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Lost World, The (1925)
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by Mel Valentin

"The first glimpse of Willis O'Brien's stop-motion animation."
3 stars

SCREENED AT THE 52ND SAN FRANCISCO INTERNATIONAL FILM FESTIVAL: Writer (and doctor) Arthur Conan Doyle is best known for Sherlock Holmes, the Baker Street detective who initially appeared in more than fifty stories and novels. Holmes, of course, has had a “life” of his own, appearing in different media, including radio, film, and television. Doyle, however, also wrote [i]The Lost World[/i], a science-fiction/adventure novel published in 1912 that became a template for other genre novels and, eventually, genre films. "The Lost World" was first adapted for the silver screen in 1925, with stop-motion pioneer Willis O’Brien providing the “lifelike” dinosaurs that made "The Lost World" a box office hit. O’Brien would go on to provide the stop-motion animation for "King Kong" and "Mighty Joe Young" in 1949 (with an assist from a then little-known stop-motion animator, Ray Harryhausen).

Professor George Challenger (Wallace Beery), a scientist prone to entertaining wild, improbable ideas, faces down incredulous colleagues at a presentation hosted by the London Zoological Society. Challenger has apparently circulated stories of still-living dinosaurs located on a plateau somewhere in the Amazon. Challenger doesn’t offer proof, however, but instead challenges the men in the gallery to volunteer for a new voyage to South America where Challenger hopes to bring back proof. Several man answer Challenger’s call, Sir John Roxton (Lewis Stone), Challenger’s friend and a big-game hunter, Professor Summerlee (Arthur Hoyt), and Edward E. Malone (Lloyd Hughes), a reporter for the London Record Journal. Upon hearing Malone’s profession, which Challenger apparently despises, he chases Malone out of the auditorium.

Undaunted, Malone engages in some minor breaking and entering, slipping into Challenger’s home through an open window. After a brief tussle, Challenger agrees to overlook Malone’s profession, especially when Malone offers Challenger the prospect of his newspaper financing the expedition, if not for its inherent scientific value (unlikely, since Challenger’s considered a crackpot), then for its entertainment value. Challenger discloses another, more personal reason, finding and rescuing Maple White, a colleague who disappeared on an earlier expedition, leaving only a notebook filled with sketches of prehistoric dinosaurs behind. Malone becomes quickly enamored with White’s daughter, Paula (Bessie Love), who joins them on the expedition, as do Challenger’s butler, Austin (Frank Smiles), and Roxton’s servant, Zambo (Jules Cowles).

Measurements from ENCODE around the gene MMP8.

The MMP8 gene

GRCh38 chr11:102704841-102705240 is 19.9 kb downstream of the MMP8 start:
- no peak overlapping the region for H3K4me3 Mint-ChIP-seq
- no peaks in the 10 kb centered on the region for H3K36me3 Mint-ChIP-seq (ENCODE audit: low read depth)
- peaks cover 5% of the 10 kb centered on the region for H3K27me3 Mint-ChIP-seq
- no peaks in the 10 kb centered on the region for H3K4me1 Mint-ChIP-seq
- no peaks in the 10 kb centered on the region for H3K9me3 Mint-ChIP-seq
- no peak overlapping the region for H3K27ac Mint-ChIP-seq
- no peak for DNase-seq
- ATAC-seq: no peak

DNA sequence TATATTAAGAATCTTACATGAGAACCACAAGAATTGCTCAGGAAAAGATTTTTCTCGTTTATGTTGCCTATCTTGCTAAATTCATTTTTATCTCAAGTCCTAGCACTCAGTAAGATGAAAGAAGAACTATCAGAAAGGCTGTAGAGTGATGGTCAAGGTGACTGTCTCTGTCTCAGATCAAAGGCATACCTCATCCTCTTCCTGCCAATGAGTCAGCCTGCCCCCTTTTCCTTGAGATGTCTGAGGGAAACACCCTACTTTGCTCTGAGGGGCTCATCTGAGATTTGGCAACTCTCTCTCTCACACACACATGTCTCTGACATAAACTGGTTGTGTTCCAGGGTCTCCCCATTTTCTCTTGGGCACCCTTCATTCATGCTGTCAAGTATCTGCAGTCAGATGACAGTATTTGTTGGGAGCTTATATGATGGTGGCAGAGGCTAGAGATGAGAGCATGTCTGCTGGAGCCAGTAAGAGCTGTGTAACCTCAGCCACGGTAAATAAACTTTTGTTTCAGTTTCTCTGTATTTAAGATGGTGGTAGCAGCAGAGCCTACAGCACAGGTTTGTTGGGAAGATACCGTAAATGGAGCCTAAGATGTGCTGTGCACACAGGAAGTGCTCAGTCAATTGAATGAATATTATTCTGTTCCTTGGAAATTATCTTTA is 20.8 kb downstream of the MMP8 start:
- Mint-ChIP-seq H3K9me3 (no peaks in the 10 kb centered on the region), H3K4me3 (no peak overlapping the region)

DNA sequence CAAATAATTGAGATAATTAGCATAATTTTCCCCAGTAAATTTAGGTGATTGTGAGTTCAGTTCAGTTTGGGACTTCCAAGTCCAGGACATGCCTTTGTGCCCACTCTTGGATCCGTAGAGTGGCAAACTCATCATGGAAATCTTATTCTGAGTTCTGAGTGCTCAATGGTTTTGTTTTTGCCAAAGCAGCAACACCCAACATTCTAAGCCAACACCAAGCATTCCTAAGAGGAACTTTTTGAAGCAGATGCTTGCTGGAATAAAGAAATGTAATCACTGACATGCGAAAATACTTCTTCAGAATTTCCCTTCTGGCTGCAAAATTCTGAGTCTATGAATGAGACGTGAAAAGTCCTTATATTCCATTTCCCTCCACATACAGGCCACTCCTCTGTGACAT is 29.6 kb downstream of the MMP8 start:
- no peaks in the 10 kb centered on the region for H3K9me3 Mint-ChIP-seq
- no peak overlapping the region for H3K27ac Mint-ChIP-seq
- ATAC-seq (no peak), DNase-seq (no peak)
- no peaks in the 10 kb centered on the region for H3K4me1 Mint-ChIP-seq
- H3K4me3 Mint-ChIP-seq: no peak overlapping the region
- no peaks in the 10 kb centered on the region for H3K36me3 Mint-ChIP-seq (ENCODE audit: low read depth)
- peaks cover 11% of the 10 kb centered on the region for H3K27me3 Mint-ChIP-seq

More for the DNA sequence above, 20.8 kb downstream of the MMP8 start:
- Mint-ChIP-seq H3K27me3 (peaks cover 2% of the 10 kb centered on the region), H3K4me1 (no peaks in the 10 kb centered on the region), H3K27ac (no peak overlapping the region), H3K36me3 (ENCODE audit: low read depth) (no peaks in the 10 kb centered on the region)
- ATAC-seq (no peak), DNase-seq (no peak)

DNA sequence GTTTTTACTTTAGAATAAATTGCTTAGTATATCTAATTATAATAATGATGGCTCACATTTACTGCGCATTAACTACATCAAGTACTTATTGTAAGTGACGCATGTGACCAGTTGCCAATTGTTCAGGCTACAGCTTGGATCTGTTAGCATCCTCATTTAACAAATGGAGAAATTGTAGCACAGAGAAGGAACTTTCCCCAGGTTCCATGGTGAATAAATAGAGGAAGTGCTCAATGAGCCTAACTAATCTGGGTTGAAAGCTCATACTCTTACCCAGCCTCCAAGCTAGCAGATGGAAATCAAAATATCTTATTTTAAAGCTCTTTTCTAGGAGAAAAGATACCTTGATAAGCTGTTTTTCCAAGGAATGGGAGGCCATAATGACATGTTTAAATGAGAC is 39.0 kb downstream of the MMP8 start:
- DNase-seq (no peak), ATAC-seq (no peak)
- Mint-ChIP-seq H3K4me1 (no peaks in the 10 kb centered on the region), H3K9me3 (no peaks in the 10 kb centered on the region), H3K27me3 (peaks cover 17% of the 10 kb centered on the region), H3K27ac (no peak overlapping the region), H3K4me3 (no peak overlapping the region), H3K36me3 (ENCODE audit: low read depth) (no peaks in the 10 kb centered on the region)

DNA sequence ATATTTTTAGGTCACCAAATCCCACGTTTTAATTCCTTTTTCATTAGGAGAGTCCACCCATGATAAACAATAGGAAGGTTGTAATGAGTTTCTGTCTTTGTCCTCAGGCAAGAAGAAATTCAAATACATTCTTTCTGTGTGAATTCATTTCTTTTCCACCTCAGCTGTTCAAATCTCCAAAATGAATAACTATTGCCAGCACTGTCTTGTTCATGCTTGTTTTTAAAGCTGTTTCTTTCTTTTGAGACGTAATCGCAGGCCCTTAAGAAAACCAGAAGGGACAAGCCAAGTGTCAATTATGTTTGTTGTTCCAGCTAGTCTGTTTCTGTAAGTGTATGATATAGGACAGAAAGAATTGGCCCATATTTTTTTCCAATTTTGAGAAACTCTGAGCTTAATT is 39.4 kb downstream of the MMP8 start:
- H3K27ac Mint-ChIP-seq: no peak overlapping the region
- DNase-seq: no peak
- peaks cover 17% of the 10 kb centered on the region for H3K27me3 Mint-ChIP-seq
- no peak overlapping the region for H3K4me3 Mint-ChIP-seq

Once in the Amazon, The Lost World follows a recognizable narrative arc, with the adventurers led by Professor Challenger reaching the plateau and confirming the prehistoric dinosaurs found in White’s notebook. Due to an ornery brontosaurus, the adventurers become stranded on the plateau where they witness the constant life-or-death struggles between the dinosaurs, fend off ape-men (well, more like a single ape-man), and otherwise try to survive long enough before finding another way off the plateau. The Lost World] culminates with an escaped dinosaur, brought to London for an exhibit, wreaking four-legged havoc, destroying the Tower Bridge.

The Lost World’s impact and influence reaches across almost one hundred years of science fiction/fantasy in fiction (e.g., Edgar Rice Burroughs’ The Land That Time Forgot published in 1918) and on film, beginning with King Kong eight years later through the Jurassic Park franchise sixty years later, and every giant-monster film in between, including Ray Harryhausen’s The Beast From 20,000 Fathoms in 1953, Godzilla a year later, and countless imitators, spin-offs, and adaptations on film and in television. In terms of story elements, characters, especially the Indiana Jones-like Professor Challenger, and in the then-groundbreaking visual effects, The Lost World set the standard for science fiction/fantasy adventure stories.

While "The Lost World" remains culturally significant and cinematically influential, it doesn’t stand the test of time (far from it, sadly). "The Lost World" is crude on almost every level, not just the obviously dated visual effects. The storytelling ranges from the awkward to the clumsy, and the characters don’t grow or change. While character and character change generally take a back seat to action and danger in traditional adventure stories, here it’s more egregious here, since the lack of character development is just storytelling problem among many. An almost non-existent romantic subplot, “awe and wonder” scenes of the characters looking up at O’Brien’s stop-motion creations, and a disappointing ending (borrowed, to better effect for another London-set monster movie, "Gorgo" in 1961) undermine any claims of "The Lost World’s" status as a “classic.”

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originally posted: 05/03/09 09:28:28
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  22-Jun-1925 (NR)



Directed by
  Harry O. Hoyt

Written by
  Marion Fairfax

  Bessie Love
  Lewis Stone
  Wallace Beery
  Lloyd Hughes
  Alma Bennett
  Arthur Hoyt

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